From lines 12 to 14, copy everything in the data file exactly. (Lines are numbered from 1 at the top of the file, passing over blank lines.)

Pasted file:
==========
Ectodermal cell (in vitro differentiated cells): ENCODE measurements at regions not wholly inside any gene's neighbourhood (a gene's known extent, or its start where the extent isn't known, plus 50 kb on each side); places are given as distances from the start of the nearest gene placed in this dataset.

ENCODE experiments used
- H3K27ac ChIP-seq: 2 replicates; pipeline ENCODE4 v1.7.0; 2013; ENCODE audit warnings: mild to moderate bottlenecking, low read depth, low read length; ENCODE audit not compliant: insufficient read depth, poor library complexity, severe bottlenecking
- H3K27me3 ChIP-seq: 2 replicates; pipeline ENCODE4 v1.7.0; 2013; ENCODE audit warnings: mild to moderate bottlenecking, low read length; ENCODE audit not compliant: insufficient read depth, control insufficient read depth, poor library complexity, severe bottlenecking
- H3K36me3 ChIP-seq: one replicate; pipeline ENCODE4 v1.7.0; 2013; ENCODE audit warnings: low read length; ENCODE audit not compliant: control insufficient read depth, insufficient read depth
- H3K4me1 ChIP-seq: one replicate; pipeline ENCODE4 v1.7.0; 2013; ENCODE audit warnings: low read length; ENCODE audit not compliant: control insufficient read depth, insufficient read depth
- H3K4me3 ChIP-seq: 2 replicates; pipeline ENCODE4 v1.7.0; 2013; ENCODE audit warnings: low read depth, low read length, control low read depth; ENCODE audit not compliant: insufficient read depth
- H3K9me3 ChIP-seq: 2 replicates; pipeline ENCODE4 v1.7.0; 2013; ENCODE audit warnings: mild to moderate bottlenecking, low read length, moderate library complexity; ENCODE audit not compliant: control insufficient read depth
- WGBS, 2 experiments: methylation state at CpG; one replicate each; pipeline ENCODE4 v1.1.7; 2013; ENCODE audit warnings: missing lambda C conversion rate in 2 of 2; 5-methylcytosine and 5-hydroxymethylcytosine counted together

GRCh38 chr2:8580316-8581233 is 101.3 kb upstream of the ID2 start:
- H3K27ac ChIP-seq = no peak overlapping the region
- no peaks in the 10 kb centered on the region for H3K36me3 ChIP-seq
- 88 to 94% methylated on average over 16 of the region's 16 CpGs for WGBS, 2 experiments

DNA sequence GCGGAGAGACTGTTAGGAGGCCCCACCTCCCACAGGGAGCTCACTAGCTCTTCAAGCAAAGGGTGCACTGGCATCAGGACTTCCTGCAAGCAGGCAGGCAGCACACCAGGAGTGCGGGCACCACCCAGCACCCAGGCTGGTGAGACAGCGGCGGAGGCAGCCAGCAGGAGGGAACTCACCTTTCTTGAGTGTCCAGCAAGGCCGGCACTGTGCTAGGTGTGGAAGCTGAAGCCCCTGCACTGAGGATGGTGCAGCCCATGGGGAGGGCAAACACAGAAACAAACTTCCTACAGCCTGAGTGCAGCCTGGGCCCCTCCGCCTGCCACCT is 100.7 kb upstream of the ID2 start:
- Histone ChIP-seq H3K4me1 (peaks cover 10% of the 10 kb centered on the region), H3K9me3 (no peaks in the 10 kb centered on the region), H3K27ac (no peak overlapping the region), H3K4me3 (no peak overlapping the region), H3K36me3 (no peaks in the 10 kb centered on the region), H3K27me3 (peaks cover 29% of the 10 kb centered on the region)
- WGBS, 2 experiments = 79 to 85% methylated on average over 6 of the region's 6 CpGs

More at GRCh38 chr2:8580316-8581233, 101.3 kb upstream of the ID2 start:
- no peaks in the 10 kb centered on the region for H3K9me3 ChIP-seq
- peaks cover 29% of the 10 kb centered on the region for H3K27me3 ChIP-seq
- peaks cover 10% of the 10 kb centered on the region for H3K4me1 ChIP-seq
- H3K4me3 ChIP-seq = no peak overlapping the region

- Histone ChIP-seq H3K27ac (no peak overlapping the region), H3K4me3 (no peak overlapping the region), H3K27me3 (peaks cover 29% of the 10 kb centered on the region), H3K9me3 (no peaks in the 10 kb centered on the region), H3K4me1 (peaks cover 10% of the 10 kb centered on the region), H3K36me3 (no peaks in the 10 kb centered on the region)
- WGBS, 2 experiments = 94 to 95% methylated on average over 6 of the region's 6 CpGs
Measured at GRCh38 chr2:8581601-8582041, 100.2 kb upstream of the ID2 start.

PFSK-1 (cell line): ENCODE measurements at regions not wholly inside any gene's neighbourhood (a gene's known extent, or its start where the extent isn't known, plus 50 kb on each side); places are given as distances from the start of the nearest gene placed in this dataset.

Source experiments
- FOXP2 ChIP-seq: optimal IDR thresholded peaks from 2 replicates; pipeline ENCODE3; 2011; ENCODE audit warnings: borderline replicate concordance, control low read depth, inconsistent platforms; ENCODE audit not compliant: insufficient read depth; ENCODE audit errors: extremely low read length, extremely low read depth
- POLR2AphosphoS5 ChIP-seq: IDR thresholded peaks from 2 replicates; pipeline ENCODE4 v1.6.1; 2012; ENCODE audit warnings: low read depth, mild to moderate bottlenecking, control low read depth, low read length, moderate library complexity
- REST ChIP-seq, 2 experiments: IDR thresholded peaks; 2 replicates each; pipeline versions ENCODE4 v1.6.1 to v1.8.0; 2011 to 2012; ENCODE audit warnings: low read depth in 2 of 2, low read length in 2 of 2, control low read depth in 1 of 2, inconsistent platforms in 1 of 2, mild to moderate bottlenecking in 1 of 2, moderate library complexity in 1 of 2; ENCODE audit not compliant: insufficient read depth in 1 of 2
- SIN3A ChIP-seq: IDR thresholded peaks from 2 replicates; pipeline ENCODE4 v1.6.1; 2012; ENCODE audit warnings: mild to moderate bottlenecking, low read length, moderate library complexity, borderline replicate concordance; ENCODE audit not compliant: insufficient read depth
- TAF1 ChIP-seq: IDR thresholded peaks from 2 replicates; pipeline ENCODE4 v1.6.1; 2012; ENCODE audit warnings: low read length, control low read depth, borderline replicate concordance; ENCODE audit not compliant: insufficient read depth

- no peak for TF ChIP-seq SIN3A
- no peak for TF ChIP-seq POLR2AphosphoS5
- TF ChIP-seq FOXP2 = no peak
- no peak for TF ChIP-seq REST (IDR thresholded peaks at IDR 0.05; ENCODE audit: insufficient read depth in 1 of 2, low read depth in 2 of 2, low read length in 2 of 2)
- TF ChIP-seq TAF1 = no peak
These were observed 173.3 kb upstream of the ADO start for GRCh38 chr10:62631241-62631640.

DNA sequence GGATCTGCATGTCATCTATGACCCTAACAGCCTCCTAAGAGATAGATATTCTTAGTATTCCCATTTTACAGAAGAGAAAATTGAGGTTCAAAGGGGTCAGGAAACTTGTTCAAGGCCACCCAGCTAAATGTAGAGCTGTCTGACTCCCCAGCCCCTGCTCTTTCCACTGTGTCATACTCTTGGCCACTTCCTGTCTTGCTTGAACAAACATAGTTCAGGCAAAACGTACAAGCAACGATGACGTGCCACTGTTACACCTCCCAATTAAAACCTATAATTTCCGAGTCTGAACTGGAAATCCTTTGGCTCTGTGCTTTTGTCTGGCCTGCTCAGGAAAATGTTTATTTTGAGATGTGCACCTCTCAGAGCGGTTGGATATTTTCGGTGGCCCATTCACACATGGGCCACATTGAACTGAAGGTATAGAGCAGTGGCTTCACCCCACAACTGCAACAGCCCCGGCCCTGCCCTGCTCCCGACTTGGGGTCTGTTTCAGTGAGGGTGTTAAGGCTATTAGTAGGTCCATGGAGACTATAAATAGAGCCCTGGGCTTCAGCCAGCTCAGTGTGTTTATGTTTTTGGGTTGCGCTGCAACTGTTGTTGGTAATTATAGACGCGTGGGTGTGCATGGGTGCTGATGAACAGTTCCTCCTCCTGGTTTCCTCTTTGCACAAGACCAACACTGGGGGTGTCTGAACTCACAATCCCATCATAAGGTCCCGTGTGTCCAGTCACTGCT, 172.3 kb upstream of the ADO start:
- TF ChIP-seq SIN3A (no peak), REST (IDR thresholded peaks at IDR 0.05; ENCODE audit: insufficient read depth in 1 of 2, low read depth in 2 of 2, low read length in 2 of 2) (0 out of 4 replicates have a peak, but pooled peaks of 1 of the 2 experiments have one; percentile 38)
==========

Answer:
- no peaks in the 10 kb centered on the region for H3K36me3 ChIP-seq
- 88 to 94% methylated on average over 16 of the region's 16 CpGs for WGBS, 2 experiments

DNA sequence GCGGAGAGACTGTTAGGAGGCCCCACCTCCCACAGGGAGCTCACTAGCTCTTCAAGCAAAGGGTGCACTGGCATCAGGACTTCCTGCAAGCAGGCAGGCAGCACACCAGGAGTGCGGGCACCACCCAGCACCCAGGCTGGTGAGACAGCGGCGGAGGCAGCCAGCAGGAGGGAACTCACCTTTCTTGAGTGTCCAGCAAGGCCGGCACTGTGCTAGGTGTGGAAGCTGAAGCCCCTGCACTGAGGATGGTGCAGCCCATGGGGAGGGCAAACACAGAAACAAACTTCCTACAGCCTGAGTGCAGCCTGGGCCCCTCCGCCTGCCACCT is 100.7 kb upstream of the ID2 start: